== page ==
6 Things You Can Do to Create a Better Sales Culture
It’s going to take a lot more than just a great product and a pretty website take your startup to the next level.
Sure, those things are great if you want to run a decent, small-scale company. But, if you want to become a dominant force in your industry, you’re going to need sales.
…lots of sales.
If you know me, you know that I’m an advocate for founders to sell as long as they can. But eventually, you’re going to have to hire a sales team.
Now, the words “sales team” doesn’t always bring the best thoughts to mind. For many people, it conjures up Wolf of Wall Street-esque images in which a bunch of drunk dudes are huddled around a ping-pong table screaming at each other.
…and that’s definitely one type of sales team.
However, it doesn’t have to be like that. In fact, I’d recommend that you don’t build a sales team like that (too much money wasted on booze and broken ping-pong paddles).
Instead, you should build your team around experience, skills, and values. It’s going to be a lot more beneficial for the future of your company.
Check out these tips on building the perfect sales culture.
Identify Your Sales Process
Every company has a different sales process. For some companies, every deal involves a software demo their customer’s IT manager. For others, each deal involves a meeting with the CEO.
Once you’ve sold to 4 or 5 companies, you’ll start to notice these patterns emerge. You should take note of these patterns and map them out on a whiteboard.
Ultimately, this will inform your hiring decisions later on. If each sale requires a meeting with the CTO, you’re going to want to hire someone who is familiar with technology and can speak that language.
Understand Your Buyer’s Process
In order to figure out your own sales process, you often have to figure out your buyer’s process first. Even though you have a protocol for selling things, they also have a format for buying things.
Obviously, their process is much more important.
So, you should identify the patterns in their buying process and use it to map out your own. Again, you’ll want to identify the key figures/job titles in each deal (VPs, C-level figures, lawyers?) and look for candidates who have experience selling to those types of people.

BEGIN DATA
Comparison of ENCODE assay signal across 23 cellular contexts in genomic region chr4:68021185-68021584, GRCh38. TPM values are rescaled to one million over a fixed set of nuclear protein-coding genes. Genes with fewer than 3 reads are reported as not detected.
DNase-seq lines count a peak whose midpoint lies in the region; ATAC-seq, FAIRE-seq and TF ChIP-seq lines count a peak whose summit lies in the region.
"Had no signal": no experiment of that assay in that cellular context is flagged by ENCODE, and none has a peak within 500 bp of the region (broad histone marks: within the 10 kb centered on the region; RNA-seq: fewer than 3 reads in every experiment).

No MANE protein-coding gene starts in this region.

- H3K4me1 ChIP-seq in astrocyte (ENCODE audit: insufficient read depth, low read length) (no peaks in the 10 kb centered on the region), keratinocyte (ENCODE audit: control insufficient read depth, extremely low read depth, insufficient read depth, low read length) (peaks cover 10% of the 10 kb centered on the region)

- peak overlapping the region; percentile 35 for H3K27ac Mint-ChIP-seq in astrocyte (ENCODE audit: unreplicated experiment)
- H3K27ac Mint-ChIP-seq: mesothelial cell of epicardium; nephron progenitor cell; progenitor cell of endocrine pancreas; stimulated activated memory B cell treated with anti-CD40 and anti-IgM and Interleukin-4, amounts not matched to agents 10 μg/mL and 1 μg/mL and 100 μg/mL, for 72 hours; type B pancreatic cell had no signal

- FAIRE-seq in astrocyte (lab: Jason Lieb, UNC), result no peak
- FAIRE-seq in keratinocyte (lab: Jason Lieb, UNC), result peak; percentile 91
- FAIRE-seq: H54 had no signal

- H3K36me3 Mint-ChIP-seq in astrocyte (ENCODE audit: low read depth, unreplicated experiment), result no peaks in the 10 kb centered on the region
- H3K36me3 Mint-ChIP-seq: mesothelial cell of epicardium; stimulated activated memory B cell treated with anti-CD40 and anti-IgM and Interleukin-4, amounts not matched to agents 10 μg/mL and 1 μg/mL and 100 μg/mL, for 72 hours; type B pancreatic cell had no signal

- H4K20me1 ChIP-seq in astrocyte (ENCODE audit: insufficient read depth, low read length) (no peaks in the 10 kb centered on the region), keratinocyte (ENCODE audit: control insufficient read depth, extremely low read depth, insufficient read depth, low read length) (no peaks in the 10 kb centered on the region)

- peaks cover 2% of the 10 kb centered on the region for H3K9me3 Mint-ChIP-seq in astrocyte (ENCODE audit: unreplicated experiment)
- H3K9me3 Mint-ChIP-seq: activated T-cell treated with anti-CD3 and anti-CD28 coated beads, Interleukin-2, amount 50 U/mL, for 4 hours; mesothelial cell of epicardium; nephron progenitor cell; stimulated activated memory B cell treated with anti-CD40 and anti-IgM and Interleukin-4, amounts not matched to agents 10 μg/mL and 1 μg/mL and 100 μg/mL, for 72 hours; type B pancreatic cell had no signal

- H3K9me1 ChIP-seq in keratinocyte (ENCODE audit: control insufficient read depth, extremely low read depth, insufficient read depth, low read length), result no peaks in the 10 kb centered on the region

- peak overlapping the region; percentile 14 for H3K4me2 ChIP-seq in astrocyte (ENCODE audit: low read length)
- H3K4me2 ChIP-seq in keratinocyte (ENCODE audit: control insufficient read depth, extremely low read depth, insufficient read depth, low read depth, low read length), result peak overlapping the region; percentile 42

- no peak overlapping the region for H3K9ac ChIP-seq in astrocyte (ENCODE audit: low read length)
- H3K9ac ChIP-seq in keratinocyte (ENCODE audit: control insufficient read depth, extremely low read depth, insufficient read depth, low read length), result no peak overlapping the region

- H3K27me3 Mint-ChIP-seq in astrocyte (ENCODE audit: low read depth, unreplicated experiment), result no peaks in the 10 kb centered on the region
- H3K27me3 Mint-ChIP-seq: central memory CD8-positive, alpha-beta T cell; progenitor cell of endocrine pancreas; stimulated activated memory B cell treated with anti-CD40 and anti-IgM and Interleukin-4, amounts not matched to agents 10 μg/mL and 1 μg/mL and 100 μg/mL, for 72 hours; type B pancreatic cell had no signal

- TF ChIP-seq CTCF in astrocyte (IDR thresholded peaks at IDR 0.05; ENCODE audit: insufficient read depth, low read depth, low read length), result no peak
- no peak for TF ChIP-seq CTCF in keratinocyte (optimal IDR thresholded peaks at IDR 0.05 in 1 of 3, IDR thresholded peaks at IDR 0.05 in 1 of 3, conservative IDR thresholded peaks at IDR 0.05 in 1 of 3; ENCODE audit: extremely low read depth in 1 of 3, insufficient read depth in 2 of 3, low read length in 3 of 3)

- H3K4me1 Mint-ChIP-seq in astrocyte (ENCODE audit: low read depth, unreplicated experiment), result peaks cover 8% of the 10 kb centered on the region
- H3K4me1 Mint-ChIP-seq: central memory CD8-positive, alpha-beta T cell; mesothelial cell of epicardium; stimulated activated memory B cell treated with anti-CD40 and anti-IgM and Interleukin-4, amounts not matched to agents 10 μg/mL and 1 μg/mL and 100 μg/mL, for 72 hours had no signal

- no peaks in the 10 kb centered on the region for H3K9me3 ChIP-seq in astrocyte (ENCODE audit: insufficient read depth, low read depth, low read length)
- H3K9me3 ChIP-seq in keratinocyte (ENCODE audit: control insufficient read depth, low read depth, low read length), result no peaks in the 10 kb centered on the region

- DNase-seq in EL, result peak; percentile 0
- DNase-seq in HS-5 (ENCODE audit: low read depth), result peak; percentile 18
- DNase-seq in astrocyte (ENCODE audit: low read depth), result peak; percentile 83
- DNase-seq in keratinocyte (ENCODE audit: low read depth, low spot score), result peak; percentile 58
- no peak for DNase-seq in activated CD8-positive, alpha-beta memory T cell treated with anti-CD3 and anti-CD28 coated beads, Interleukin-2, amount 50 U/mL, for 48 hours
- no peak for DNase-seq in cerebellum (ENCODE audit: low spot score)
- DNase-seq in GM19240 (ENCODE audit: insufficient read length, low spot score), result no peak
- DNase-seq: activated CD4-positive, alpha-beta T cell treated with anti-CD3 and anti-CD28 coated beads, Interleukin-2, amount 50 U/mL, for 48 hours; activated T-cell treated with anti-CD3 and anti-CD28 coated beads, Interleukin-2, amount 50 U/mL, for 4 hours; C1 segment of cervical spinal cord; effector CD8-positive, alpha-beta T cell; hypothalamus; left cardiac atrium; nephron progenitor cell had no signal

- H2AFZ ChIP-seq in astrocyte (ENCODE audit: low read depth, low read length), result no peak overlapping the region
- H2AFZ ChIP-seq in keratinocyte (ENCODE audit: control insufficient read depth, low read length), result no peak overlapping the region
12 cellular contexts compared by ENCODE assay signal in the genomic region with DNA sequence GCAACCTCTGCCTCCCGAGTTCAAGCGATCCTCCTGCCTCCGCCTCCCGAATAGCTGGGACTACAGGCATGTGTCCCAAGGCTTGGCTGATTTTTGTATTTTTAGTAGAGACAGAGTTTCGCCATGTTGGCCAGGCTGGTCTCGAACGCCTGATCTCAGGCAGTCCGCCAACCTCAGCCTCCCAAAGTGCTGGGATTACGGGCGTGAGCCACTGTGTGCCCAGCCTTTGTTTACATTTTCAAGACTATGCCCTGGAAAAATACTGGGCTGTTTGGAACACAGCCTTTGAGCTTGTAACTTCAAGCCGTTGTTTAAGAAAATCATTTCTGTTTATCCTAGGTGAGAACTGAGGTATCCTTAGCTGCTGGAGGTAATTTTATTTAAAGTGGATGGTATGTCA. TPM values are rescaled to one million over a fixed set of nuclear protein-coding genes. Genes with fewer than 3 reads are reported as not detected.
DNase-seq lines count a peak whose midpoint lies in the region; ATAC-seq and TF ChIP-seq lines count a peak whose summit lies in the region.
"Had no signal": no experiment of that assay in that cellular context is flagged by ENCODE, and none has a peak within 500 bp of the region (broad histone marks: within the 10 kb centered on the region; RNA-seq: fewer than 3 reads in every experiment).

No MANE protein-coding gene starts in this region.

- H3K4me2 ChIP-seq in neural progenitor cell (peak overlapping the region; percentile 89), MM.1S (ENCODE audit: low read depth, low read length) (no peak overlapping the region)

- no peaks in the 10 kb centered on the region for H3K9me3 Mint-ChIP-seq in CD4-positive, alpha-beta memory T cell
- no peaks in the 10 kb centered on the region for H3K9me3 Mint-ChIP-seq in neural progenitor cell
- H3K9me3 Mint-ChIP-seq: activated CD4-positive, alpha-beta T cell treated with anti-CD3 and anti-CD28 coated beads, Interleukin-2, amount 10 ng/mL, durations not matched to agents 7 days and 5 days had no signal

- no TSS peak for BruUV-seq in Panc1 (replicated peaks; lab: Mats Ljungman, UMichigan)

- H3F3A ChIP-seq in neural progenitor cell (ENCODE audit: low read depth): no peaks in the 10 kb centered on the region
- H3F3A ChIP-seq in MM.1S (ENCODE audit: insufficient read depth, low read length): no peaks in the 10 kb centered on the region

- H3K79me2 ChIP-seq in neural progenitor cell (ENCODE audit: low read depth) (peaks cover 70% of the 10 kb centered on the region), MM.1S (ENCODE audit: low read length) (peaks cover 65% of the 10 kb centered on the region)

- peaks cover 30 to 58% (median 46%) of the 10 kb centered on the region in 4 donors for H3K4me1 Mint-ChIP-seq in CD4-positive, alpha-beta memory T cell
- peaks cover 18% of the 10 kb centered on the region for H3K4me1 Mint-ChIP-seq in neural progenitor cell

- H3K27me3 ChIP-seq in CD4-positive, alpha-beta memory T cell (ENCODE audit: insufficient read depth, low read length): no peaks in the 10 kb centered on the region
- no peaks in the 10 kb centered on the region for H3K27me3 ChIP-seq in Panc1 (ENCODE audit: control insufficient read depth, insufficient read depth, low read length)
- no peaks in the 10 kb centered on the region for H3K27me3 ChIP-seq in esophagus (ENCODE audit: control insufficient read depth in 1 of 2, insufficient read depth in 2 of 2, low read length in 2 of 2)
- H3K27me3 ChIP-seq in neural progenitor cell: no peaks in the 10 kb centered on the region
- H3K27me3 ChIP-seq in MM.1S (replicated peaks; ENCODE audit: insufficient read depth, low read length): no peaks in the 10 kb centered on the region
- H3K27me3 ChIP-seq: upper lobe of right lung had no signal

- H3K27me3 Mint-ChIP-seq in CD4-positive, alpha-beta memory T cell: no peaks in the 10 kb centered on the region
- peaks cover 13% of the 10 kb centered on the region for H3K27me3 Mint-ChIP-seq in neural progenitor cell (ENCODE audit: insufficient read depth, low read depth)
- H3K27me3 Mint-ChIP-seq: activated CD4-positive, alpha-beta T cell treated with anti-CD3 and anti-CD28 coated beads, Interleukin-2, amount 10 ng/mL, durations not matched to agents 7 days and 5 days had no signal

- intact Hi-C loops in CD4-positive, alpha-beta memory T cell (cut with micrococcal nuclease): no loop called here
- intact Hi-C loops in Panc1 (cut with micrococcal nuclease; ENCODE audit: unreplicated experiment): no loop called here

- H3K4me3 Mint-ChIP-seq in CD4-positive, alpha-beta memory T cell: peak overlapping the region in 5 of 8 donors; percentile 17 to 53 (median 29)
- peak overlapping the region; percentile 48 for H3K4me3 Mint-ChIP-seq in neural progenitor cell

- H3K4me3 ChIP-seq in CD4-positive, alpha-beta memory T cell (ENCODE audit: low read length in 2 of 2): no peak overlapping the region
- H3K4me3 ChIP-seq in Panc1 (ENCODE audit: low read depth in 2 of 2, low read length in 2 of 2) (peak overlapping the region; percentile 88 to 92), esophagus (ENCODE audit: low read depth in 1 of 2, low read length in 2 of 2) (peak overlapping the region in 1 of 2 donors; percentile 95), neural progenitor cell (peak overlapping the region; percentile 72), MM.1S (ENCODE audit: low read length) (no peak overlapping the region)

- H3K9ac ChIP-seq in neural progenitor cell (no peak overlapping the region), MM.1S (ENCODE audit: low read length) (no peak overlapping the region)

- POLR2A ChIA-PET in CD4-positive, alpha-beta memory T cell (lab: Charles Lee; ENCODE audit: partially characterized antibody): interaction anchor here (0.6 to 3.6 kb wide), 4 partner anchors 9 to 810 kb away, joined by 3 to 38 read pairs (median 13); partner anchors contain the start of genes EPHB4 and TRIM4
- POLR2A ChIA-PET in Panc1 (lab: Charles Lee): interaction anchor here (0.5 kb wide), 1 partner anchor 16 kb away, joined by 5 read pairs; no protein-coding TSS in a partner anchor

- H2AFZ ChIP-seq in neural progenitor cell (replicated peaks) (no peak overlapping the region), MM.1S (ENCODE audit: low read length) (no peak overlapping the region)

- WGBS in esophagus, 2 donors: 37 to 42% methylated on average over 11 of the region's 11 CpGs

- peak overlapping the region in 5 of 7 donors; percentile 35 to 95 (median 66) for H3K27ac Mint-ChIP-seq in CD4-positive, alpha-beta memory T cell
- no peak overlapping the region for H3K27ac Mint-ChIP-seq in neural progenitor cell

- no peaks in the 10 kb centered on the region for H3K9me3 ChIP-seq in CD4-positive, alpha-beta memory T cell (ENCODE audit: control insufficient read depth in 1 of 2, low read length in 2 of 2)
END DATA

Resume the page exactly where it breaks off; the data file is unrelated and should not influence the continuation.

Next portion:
Only Hire the Best-Fitting Candidates
It’s easy to get tempted into hiring someone because you like them. But, just because your cousin is unemployed (and a generally good guy), doesn’t mean he’s the right fit for the job.
Even if he has some experience selling cell phone cases, it doesn’t mean that he’s equipped to sell $10,000 software to the VP of a large software company.
Once you have your sales process and your buyer’s process mapped out, you should look for people who can work within those models. Whether they have experience working with a similar sales process, or selling to similar companies, they’ll help you to create a strong sales culture.
Don’t Build the Culture Around Competition
There are folks that will tell you the best way to hire a sales team is to hire two people and fire the one that doesn’t work out.
Don’t do that.
All it does is create a really weird, competitive environment where your salespeople are worried about their job. They won’t be focused on selling. It doesn’t help anyone.
If you hire smart people who understand the industry, have sold to clients like yours, and have similar values to you and your team, you’ll be fine.
You can continue to experiment with sales process for as long as you need to, but canning the person with the lowest numbers is just going to create a really anxious working environment.
Set the Example for Your Team
As the founder, you have to be the example of what you want to see.
If you don’t assholes on your team, then don’t be an asshole. When you start raising your voice on calls, then you can bet that some of your salespeople are going to be shouting at customers, too.
Founders create the culture. So, act however you want your salespeople to act and do things that you want your salespeople to do.
Do Sales Yourself for as Long as You Can Manage
If you read my blogs regularly, you’re aware that I’m a huge advocate of founders learning to sell. Unless you sell the product yourself, you won’t have a good grasp on the sales process, the buyer’s process.
And you won’t know how to choose the right candidate, either.
It helps for salespeople to learn from the founder when (and why) to do things like giving free trials, and what happens when a trial customer converts to a subscriber.
It also helps them to see firsthand the type of contracts that are worth going after and how those contracts are pursued.
Eventually, you’ll probably have to step aside and leave the work to your team. Until that’s absolutely necessary, however, you should stick it out and keep pounding the pavement alongside them.
In the end, this will do wonders in helping you to build a good, productive sales culture within your company.